Orthokeratology Urbana Iowa 52345

Orthokeratology Facts For Non Surgical Vision Correction In Urbana IA

Orthokeratology is a non-surgical treatment utilizing specifically created contact lenses to carefully reshape the curvature of your eyes to make you see much better. Orthokeratology is also known by a couple of different names, the most typical being ortho k, while some others include corneal refractive therapy, CRT, accelerated over night orthokeratology and corneal reshaping therapy. In the most fundamental of terms Orthokeratology or Ortho K is the science of changing the curvature or shape of the clear front part of the eye, the cornea, to change how light is concentrated on the retina at the back of your eyes.

This is a non-surgical treatment that gets rid of the requirement for glasses or daytime contact lenses. It improves vision by carefully reshaping your eyes using specially developed therapeutic contact lenses. The way that this works is that you just put specially fitted contact lenses in at bedtime, and when you awake, you will have sharp natural eyesight for the remainder of your waking hours.

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This safe and reliable treatment can correct near-sightedness, which is likewise known as myopia, astigmatism and in some cases farsightedness. It is a great alternative to LASIK for those who don’t desire the threat or are not all set for surgery
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Think about the cornea as the eye’s equivalent of a watch crystal. It is a clear, dome shaped structure that overlies the colored iris. Its tissue is most much like clear, wet skin; and like skin it is extremely pliable. Because the cornea separates the eye from air and the rest of the outside world and because it has a curvature that bends light to the back of the eye, it is accountable for the majority of the eye’s corrective power and adds to various conditions such as nearsightedness (myopia), farsightedness (hyperopia), and the blur of astigmatism.


Ortho-K 52345

When you pick Ortho-k a few key tests must be carried out. Chief among these tests is the determination that your eyes are healthy. Your orthokeratology doctor will probably be an Eye doctor with specialized training in the procedure of corneal molding. He or she will analyze the retina and also the health of the front part of the eye and the inside of the eye. The other key procedure is the mapping of your cornea. To do this an instrument called a corneal topographer is used. Just like a topographical map of the United States reveals mountains and valleys and subtle variances in elevation; the topography of the eye shows your doctor precisely how your cornea is shaped. The information from your corneal mapping plus the exact measurement of the size of your cornea and the prescription needed to restore your vision are all utilized to design the retainer lenses (corneal molds) that are used to create the Ortho-k result.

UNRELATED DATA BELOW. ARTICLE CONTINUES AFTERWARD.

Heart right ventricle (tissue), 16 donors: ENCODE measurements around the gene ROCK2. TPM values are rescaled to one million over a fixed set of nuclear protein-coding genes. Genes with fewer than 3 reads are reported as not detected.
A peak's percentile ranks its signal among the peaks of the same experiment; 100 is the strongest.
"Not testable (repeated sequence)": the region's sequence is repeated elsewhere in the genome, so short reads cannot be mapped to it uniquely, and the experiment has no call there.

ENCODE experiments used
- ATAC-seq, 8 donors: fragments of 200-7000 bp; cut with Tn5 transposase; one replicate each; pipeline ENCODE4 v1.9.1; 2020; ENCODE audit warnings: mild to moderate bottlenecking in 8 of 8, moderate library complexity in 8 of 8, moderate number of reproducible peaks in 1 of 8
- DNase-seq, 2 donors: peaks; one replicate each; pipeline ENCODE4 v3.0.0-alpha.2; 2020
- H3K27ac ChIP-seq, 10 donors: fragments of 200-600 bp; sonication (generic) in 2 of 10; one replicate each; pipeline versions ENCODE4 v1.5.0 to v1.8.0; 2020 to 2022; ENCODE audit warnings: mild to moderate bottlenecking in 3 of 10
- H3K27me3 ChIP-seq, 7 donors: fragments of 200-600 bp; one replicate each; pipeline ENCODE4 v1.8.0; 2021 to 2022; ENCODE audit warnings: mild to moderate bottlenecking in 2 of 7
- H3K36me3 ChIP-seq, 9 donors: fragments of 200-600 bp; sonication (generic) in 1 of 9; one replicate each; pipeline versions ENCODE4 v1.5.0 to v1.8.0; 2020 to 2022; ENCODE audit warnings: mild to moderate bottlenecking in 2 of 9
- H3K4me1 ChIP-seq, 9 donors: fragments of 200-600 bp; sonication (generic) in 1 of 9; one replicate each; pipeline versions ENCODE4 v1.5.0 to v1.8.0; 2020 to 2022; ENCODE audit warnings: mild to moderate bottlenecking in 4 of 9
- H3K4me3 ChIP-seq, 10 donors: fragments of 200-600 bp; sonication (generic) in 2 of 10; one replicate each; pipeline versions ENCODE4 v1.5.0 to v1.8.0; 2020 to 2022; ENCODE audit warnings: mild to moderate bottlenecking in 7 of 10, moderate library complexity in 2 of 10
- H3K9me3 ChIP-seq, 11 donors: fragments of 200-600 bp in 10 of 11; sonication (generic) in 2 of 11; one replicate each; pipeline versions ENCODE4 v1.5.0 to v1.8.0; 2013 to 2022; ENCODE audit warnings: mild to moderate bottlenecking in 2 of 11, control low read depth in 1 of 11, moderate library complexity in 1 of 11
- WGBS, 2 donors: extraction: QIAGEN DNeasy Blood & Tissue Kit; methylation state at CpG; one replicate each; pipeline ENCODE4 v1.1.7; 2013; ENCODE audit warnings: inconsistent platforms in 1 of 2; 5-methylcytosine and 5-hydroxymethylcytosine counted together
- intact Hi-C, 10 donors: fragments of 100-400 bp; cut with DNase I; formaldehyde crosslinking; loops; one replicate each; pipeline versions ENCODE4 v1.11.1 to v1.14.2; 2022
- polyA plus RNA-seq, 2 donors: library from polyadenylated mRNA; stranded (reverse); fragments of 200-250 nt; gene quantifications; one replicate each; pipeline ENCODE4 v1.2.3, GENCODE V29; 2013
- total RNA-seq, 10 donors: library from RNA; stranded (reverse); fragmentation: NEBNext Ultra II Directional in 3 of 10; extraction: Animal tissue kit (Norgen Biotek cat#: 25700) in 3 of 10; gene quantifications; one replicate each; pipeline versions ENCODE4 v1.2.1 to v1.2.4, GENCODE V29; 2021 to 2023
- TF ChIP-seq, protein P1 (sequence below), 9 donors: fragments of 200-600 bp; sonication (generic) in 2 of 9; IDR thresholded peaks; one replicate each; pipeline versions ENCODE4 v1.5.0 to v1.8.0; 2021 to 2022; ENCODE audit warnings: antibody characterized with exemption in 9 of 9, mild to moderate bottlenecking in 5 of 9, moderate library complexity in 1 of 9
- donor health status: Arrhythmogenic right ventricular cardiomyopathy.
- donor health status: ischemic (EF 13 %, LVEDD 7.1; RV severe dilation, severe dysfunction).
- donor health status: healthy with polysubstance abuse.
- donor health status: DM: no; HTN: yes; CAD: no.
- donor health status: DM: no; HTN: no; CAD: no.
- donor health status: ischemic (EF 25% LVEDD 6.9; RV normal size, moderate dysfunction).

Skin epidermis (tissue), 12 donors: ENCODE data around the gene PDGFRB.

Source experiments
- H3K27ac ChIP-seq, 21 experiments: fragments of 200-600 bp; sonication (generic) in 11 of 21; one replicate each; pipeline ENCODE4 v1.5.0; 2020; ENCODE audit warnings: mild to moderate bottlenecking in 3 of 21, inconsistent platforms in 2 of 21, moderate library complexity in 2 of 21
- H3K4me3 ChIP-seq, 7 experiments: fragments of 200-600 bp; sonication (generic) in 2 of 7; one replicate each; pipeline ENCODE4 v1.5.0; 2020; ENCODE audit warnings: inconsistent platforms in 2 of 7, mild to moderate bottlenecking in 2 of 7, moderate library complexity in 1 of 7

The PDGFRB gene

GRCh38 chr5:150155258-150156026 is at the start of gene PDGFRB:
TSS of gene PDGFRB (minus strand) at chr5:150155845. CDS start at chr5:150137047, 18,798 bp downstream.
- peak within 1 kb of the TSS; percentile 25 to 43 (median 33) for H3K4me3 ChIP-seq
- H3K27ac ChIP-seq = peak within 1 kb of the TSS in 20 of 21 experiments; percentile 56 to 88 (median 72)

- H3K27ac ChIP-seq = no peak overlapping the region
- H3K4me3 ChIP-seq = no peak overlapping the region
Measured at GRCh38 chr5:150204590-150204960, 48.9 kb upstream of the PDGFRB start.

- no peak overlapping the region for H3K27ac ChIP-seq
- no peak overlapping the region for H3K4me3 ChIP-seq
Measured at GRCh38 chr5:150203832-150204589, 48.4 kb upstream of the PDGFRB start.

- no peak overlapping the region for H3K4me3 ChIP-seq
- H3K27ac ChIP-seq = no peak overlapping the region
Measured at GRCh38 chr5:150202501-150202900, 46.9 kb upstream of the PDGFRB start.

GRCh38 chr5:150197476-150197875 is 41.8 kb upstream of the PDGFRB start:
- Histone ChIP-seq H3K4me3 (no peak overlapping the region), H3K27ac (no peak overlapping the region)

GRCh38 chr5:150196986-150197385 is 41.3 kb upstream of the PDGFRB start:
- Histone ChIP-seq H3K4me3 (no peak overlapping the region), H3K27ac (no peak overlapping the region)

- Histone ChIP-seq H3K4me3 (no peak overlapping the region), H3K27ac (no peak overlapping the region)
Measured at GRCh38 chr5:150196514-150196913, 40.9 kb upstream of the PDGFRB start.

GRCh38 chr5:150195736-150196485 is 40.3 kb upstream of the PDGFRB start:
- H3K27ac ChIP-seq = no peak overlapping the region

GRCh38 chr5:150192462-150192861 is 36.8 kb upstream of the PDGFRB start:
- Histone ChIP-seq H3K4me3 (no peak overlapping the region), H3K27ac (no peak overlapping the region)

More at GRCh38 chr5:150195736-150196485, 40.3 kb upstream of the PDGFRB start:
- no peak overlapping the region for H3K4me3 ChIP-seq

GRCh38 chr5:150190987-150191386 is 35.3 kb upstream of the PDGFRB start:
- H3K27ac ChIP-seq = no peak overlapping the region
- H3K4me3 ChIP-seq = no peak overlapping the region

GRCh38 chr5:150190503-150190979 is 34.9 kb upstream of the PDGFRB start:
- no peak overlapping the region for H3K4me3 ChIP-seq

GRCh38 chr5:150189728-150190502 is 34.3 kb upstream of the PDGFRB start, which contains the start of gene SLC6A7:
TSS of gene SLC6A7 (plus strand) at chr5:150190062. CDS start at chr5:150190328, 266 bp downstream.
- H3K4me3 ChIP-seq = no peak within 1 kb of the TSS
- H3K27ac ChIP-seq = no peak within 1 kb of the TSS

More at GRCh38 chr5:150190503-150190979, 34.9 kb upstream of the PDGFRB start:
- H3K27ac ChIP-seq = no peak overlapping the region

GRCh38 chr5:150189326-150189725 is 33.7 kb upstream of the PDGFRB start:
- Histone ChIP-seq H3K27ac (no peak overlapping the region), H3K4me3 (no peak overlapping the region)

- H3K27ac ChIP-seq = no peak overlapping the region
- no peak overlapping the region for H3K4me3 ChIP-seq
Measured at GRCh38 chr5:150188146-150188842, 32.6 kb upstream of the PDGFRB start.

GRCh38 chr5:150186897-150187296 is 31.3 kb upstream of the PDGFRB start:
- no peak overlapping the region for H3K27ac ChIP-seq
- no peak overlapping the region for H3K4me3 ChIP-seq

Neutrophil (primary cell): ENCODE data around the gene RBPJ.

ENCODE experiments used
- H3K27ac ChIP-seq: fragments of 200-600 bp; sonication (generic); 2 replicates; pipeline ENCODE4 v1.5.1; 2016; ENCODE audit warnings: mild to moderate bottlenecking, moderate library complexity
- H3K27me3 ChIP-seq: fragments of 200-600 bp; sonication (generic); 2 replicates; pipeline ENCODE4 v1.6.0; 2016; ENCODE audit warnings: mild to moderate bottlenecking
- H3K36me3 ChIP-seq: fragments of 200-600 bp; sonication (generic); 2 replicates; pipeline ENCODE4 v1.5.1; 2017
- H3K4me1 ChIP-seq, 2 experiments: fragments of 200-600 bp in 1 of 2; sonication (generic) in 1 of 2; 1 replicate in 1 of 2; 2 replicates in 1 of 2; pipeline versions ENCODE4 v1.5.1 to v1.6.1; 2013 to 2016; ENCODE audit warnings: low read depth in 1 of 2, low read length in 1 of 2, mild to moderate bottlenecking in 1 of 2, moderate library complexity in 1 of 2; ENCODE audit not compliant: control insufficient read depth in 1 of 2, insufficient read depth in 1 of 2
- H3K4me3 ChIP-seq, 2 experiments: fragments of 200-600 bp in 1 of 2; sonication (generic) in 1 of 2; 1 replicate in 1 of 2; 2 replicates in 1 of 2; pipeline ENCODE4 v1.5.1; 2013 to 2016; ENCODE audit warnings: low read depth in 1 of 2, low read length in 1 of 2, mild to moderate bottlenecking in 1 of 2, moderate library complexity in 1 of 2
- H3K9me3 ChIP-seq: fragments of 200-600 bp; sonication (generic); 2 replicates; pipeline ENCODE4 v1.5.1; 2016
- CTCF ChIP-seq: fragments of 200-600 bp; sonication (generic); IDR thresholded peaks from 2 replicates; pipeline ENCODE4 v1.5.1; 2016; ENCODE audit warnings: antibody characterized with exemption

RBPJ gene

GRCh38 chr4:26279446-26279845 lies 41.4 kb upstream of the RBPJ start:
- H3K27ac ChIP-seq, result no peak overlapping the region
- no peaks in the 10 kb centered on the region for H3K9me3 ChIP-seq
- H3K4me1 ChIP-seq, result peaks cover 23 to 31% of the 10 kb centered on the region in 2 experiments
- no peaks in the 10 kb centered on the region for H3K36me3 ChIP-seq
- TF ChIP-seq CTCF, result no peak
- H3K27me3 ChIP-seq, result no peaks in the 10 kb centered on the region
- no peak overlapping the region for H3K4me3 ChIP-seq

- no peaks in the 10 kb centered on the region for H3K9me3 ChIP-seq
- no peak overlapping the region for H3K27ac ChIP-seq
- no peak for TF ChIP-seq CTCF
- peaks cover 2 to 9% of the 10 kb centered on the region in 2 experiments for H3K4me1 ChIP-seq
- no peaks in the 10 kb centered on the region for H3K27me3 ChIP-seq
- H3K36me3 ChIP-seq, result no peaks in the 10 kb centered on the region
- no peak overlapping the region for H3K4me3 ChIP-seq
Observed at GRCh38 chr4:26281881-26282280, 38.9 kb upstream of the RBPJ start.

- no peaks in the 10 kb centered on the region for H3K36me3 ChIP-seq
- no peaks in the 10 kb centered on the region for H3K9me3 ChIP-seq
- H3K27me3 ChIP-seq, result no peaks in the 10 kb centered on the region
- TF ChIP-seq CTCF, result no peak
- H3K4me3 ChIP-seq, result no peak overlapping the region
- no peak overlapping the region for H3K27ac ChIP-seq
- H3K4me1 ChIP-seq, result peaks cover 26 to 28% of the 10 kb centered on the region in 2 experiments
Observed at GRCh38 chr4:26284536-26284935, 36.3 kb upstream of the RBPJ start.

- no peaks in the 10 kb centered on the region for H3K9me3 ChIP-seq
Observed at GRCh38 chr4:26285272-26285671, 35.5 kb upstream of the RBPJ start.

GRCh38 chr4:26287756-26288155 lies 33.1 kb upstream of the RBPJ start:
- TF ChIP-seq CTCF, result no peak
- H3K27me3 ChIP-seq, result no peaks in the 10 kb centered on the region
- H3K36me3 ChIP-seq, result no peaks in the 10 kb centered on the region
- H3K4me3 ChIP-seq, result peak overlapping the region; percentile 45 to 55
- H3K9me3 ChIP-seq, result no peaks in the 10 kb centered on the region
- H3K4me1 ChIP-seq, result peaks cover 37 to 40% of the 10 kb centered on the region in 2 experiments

On the day you pick up your Ortho-k retainer lenses you will be instructed in the best ways to insert, remove, and take care your vision retainers. The fit of your retainers will be evaluated and you will be set up to be seen after your first night of wear. On day 1, your doctor will re-evaluate your fit and freshly corrected vision and another mapping of your cornea will be performed.

Throughout your initial fitting process, your optometrist will monitor your corneal health and the progress of treatment. At certain times your retainer lens fit might be modified to achieve your goals.

Urbana Ortho K Contacts

Orthokeratology can produce lead to a remarkably short period of time. The length of treatment to achieve your goals can vary from person to person and will rely on a variety of aspects including your prescription, the quantity and quality of your tear production, your expectations and also something called corneal rigidity.

We encourage clients that they may have to use their retainers every night to preserve their freshly remedied vision. Some patients are able to reduce their wearing schedule so that they just have to wear their lenses as little as every two to four nights. The reason for this is due to the flexibility or (rigidness) of your cornea.